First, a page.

Thursday, September 24, 2009

No B.S. Grip Strength

By Jon Doyle

Note: The following is an excerpt from the best selling baseball training book “Diamonds” and is being published here due to the enormous amount of mail I received concerning grip training and baseball.

To be rather blunt, grip, wrist and forearm strength training for baseball is severely misunderstood. If need be, I will be the one to tell you that wimpy wrist and forearm curls and rotations will not do anything except make your forearms burn. To this point almost everyone has told you this works.

Well, they were dead wrong! They have very little carryover onto the baseball diamond and are simply a waste of time. As is my mission on every piece of advice I give, I am here to cut through the BS and provide you with the truth about how to develop strong, ripped forearms that won’t quit and will skyrocket your performance on the baseball field, fast.

Ok, so now that you have tossed the muscle magazines that are simply a waste of time, let’s get down to business. If you want strong forearms you need to overload them with exercises that force the body to handle very heavy loads. Now that does not mean you have to load the Smith Machine with 7 plates on each side. It means you must use gravity and imperfect object to stimulate the forearms and wrists in unique and effective ways.

During certain Focus Lifts the forearms get a tremendous amount of stimulus that actually carries over to the field. Power Cleans, Power Snatches and Deadlifts all rely heavily on the forearms as part of the chain.

That point if key. When you swing a bat, you swing with more than your forearms and wrists. They are part of the whole “chain.” It should be this way in your training as well.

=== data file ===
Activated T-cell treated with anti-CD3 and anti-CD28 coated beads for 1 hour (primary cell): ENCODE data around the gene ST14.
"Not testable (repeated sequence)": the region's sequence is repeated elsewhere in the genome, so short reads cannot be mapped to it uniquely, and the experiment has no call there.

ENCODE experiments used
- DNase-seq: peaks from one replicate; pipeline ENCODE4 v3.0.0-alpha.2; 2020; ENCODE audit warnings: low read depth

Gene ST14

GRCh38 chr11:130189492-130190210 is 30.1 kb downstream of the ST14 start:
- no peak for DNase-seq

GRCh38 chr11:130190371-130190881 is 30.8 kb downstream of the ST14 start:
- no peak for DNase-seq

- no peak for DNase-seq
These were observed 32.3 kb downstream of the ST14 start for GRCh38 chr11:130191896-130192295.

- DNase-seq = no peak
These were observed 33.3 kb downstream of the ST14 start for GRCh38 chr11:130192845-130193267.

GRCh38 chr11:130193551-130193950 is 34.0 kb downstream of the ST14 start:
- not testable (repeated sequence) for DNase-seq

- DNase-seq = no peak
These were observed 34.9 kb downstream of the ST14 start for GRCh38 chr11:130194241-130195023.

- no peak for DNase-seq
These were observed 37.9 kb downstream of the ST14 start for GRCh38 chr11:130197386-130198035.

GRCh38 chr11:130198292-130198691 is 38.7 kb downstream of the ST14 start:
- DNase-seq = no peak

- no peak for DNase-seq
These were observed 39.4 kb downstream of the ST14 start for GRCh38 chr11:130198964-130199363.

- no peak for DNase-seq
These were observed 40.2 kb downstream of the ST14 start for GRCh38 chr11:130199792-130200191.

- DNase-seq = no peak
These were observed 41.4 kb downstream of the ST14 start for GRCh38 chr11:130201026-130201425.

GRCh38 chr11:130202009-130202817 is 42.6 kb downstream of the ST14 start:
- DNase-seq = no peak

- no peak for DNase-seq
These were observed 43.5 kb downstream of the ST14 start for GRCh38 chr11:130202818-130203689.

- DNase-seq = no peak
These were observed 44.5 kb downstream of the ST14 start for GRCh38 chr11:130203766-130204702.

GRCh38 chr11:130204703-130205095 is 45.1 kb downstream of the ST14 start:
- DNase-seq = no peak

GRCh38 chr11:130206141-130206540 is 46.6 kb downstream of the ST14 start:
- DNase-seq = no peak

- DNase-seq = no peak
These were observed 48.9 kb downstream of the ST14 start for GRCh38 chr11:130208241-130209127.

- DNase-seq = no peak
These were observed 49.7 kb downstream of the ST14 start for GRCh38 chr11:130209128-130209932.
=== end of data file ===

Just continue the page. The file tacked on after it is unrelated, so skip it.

If you are isolating the forearms you are missing the boat. Just like isolation training doesn’t work for making you a stronger, more explosive athlete, forearms training is no different.

In my opinion, one of the quickest ways to increase grip and forearm strength is by climbing or pulling a thick rope. Doing so will literally force your forearm muscles to respond with a grip that won’t quit.

Ropes used to be in every gym class in the country, but are now very hard to find. In fact, the only one I have seen in an educational facility in the last ten years was at the United States Merchant Marine Academy. Chances are you are going to have to set up your own if you want to reap the benefits of this tremendous drill.

Another very useful tool is towels. Towels placed over a barbell can prove to be a tremendous tool for increasing forearm and grip strength. Deadlifts, rows and pull-ups can all be performed with towels.

Another section that should be referenced in this book is the “Weighted GPP” portion. Exercises such as Wheelbarrow Walks and Farmers’ Walks will not only do wonders for your overall conditioning, they will also provide a tremendous stimulus for the forearms.

To recap simply drop the isolation work for your forearms and train them along with the other aspects of your training.

If you are interested in learning more about grip strength and baseball drills in general be sure to check out “Diamonds”

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